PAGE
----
The human transport of microbes and microbial genetic material

Travelers carry microbes and microbial genetic material, a large portion of it the trillions of bacteria that form the commensal flora (Wilson, 2003a; Sears, 2005). They may carry and transmit pathogenic microbes and microbial genetic material, including resistance and virulence genes, sometimes in the absence of symptoms. Carriage may be transient or long term. Chronic infections, such as HIV, hepatitis C, and hepatitis B, can persist and be transmitted even if the individual is unaware that infection is present. Infections can be latent (e.g. tuberculosis) and can potentially reactivate at a time and place remote from acquisition. Potentially pathogenic microbes can be carried on the skin, in the respiratory tract, in the genital tract, in the gastrointestinal tract, or in blood and body fluids. There are thus multiple potential ways that pathogens can be transmitted.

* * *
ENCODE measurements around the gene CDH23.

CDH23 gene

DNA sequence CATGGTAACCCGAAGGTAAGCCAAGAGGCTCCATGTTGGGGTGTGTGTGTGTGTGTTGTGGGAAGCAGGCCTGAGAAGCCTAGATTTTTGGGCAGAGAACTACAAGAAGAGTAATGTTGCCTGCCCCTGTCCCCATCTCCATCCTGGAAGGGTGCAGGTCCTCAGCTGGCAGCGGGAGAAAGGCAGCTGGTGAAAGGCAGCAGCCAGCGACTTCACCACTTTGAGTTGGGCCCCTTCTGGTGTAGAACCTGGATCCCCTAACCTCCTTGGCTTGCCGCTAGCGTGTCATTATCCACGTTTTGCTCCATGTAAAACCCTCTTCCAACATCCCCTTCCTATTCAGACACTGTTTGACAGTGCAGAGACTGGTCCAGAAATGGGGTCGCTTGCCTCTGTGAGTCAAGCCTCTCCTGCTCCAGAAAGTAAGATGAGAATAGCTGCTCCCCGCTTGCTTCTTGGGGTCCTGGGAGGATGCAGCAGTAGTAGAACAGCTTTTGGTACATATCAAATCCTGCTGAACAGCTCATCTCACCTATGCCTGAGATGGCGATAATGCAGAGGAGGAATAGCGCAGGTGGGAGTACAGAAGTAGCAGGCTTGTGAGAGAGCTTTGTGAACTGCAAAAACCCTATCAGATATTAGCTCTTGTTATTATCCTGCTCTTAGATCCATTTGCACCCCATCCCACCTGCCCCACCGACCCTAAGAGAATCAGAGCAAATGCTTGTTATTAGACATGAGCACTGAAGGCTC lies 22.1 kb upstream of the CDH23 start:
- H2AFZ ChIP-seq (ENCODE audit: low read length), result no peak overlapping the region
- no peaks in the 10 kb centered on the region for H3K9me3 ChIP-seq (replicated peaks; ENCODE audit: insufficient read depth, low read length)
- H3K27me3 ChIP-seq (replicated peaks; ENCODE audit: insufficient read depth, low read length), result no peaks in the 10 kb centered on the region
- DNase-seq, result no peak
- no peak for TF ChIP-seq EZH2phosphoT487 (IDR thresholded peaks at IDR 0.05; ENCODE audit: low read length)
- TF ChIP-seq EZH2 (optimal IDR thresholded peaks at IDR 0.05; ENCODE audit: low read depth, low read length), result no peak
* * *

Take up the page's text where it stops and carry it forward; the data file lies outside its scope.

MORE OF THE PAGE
Even when an infection is already found in a geographic region, travelers may introduce a new serotype or strain that is more virulent or resistant to antimicrobials. Wide use of antimicrobial agents puts pressure on microbial populations and contributes to the emergence of resistant microbes, but travelers may

*Routes (not all importation events) indicated by arrows.

+As of February 1, 2006, Niger and Egypt were considered no longer endemic for WPV because neither country had indigenous transmission during the preceding 12 months. ^Countries were considered to have reestablished transmission if WPV was detected for >1 year after importation. The majority of these countries have not experienced WPV type 1 transmission since July 2005.

Figure 1.4 Wild poliovirus (WPV) cases in 2005 and WPV importation routes during the period 2002-2005 worldwide. From CDC (2006b).

be significant in their dissemination. For example, only 10 clones of penicillin-resistant Streptococcus pneumoniae were responsible for 85 percent of invasive disease caused by this organism in the US in 1998 (Corso et al., 1998).

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